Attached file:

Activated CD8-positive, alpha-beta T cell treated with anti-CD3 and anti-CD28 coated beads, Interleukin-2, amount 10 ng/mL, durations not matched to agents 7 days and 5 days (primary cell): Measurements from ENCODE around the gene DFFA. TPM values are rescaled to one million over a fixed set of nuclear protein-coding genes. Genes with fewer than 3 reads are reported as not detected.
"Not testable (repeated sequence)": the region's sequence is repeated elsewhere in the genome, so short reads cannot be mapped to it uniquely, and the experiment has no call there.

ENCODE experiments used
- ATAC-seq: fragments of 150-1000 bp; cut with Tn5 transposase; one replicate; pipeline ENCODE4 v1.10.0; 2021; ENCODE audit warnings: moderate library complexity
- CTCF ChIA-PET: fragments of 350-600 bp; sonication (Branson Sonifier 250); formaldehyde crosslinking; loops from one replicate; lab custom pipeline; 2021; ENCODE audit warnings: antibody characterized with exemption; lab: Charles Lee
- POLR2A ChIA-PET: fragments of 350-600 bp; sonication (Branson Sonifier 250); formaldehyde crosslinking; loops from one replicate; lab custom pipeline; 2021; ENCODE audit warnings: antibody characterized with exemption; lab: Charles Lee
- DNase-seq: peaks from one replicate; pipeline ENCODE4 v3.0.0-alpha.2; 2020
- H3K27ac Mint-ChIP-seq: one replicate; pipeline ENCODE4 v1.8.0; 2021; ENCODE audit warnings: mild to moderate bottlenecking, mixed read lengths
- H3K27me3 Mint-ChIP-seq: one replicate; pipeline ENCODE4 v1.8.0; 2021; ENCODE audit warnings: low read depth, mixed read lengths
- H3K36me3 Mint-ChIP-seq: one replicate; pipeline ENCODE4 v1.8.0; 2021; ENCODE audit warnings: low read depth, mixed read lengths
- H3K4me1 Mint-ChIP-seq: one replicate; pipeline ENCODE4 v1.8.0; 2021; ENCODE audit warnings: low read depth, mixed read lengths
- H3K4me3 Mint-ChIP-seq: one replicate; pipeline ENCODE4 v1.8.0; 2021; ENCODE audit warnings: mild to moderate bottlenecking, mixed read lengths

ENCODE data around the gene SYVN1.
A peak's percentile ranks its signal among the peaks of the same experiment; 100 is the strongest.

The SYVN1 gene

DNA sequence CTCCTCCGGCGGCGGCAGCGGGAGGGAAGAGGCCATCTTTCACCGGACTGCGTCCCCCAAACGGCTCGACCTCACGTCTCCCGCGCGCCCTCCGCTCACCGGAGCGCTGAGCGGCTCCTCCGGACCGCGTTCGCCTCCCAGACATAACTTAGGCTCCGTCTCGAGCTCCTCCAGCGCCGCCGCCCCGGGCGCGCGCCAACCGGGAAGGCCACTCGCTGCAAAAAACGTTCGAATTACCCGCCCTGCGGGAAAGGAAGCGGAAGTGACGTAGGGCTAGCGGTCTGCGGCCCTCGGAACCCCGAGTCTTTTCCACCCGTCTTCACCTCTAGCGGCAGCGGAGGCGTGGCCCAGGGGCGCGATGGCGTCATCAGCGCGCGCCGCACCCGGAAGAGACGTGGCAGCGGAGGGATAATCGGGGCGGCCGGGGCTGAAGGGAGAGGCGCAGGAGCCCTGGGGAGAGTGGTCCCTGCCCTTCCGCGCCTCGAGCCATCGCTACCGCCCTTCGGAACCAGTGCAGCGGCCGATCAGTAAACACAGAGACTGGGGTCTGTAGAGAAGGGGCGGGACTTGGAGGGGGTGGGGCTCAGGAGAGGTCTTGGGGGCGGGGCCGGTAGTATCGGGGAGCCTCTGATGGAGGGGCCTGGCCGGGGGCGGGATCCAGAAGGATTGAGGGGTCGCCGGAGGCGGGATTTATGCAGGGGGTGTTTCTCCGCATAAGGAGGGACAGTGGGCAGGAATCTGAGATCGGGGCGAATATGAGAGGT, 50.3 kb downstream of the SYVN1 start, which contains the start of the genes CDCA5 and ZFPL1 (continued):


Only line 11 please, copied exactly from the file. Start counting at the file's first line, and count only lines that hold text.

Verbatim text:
- H3K4me1 Mint-ChIP-seq: one replicate; pipeline ENCODE4 v1.8.0; 2021; ENCODE audit warnings: low read depth, mixed read lengths